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McDonald's Urged to Keep Promise On Reducing Pesticide Drift

PHOTO: A coalition of citizens and environmental groups is launching a "No Toxic Taters" campaign, saying McDonald's is not doing enough to reduce pesticide use by its potato producers. Photo credit: Evelyn Giggles
PHOTO: A coalition of citizens and environmental groups is launching a "No Toxic Taters" campaign, saying McDonald's is not doing enough to reduce pesticide use by its potato producers. Photo credit: Evelyn Giggles
February 21, 2014

CHICAGO – Concerned citizens in the Midwest are urging the fast good giant McDonald's to follow through on a promise to reduce pesticide use in the production of potatoes used to make its French fries.

Under pressure from shareholders, McDonald's laid out a plan in 2009 for reduced pesticide use.

But that effort has fallen flat, according to Norma Smith, who says nothing's changed on the potato farms near her home in rural Minnesota.

"They are still spraying the fields every five to seven days, all summer long,” she says. “Still planting next to places where a lot of us live, when we have no choice about it."

Smith says the pesticide drifts have made her and her husband ill and sickened their sheep to the point that they had to give up the flock.

In response to the launch of the new Toxic Taters campaign, McDonald's says it's working with its suppliers on more diligent use of all inputs, including pesticides.

Another person urging McDonald's to change its practices is Robert Shimek from Minnesota's White Earth Indian reservation.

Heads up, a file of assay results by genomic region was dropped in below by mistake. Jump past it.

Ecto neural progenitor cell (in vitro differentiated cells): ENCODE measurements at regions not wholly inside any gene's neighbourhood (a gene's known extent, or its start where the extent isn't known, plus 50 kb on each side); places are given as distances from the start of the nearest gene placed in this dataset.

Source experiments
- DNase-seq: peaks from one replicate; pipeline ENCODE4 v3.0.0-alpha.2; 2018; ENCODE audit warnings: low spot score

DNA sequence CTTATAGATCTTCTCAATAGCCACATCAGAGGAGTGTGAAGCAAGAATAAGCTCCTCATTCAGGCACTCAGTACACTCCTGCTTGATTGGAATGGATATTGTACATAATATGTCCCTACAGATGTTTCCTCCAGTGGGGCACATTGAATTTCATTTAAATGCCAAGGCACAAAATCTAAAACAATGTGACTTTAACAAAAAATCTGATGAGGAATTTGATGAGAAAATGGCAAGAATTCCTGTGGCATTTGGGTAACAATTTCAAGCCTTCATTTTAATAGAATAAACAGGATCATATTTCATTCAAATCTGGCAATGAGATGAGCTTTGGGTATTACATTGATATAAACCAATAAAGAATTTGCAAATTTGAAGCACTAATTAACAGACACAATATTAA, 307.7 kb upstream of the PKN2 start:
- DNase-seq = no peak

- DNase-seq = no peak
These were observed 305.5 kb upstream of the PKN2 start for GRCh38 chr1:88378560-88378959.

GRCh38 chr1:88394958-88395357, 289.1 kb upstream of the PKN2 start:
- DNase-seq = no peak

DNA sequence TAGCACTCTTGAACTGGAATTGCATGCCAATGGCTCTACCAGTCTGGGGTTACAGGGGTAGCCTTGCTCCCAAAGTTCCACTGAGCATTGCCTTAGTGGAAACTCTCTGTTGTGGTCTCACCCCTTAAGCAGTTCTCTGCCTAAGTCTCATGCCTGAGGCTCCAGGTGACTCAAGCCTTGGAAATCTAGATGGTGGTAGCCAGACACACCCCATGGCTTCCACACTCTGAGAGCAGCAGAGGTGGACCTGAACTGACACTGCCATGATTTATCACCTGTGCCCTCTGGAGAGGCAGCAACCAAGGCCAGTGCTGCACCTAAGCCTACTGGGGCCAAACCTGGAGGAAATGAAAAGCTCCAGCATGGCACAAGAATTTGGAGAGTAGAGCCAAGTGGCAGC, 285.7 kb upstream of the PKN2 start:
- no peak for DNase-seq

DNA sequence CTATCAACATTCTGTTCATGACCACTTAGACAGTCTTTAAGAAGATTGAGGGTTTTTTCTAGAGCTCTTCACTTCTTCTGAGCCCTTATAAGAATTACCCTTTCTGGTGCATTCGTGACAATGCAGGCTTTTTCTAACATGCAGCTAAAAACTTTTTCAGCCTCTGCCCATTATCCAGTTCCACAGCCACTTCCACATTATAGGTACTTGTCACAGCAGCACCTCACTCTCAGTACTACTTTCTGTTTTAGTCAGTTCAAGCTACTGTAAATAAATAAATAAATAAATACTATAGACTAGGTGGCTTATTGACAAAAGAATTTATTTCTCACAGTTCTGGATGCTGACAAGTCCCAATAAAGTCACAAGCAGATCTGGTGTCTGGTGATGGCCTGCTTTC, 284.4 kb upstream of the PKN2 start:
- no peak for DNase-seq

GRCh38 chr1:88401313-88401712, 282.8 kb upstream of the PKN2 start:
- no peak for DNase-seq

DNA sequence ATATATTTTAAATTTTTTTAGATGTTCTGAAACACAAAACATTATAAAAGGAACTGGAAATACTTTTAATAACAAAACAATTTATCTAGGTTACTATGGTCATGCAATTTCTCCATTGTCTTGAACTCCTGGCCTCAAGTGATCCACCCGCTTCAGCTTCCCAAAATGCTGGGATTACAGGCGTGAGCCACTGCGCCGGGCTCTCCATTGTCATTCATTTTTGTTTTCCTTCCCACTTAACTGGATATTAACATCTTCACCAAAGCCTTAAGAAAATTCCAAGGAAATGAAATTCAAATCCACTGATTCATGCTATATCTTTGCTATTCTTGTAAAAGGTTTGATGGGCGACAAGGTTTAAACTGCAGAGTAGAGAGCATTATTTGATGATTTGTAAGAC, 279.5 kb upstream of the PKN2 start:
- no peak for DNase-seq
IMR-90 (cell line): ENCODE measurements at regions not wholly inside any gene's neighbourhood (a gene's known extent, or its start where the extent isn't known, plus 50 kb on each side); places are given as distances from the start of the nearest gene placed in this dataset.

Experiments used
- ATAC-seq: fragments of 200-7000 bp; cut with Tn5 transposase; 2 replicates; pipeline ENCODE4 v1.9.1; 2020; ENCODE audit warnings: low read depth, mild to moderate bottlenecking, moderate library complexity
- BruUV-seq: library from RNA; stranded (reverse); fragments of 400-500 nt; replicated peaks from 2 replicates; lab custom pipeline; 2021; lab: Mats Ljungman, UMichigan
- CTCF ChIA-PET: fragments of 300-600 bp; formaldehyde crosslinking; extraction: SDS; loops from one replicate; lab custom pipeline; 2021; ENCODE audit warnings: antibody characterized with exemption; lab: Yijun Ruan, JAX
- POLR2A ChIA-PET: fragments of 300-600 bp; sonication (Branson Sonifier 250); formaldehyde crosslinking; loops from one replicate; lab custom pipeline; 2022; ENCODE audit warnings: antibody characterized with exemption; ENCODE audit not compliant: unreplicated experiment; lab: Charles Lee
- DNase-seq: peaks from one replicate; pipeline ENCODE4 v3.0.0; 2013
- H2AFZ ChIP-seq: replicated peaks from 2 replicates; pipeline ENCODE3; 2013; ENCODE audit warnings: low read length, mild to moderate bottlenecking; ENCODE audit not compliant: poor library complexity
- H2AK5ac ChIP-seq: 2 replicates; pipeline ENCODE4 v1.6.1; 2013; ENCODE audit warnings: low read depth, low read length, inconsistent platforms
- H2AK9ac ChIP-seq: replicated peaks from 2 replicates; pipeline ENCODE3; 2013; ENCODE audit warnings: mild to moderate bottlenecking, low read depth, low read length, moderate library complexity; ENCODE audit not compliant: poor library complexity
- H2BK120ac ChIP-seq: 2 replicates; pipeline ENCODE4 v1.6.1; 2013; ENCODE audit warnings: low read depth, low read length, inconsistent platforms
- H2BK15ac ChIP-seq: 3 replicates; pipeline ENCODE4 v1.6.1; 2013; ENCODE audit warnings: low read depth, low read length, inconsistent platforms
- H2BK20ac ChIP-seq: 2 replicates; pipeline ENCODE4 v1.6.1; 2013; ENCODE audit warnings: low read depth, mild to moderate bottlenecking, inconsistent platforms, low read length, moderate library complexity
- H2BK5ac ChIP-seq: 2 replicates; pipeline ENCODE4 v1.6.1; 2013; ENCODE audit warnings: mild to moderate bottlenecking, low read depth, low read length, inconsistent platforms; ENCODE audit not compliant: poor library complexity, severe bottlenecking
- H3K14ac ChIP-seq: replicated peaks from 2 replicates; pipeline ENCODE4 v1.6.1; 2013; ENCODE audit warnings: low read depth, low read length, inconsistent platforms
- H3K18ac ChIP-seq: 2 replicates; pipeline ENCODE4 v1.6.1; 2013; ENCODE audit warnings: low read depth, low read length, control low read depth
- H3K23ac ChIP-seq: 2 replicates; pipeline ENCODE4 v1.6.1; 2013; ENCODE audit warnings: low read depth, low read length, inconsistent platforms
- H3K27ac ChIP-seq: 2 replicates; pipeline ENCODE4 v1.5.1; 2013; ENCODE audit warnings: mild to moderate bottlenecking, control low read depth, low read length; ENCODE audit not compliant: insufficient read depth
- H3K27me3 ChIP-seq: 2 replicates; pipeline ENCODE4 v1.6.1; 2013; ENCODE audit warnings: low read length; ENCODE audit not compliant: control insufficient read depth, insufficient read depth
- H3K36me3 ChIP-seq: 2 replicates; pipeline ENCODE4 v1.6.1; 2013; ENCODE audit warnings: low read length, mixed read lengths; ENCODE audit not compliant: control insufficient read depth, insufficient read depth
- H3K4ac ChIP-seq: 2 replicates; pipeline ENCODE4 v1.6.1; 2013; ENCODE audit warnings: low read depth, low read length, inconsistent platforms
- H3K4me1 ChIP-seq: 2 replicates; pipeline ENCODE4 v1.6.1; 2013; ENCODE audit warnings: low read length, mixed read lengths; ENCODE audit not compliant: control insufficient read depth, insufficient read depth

Shimek says with the pesticide drift and before that, contaminated groundwater, many of those who live near potato production areas have almost become accustomed to the negative impacts.

"It's normal to be sick,” he says. “It's normal to have these peculiar types of cancer.

“It's normal to have immune system disorders in many of these communities, because it's just been going on for so long and crept in so gradually, that people think it's a normal way of living."

Research published in the journal Environmental Health Perspectives found that skin, lung and intestinal irritations are linked to some incidences of pesticide drift, with the most acute reactions among children.

With little changed in the five years since McDonald's rolled out its pesticide reduction plans, Shimek is now hoping consumers will become better educated about the consequences.

"Now, it's time to move on to the consumers and let them know that, as they roll through the drive-through at these McDonald's restaurants, that they're contributing to the harmful health and environmental impacts," he says.



Mary Kuhlman, Public News Service - IL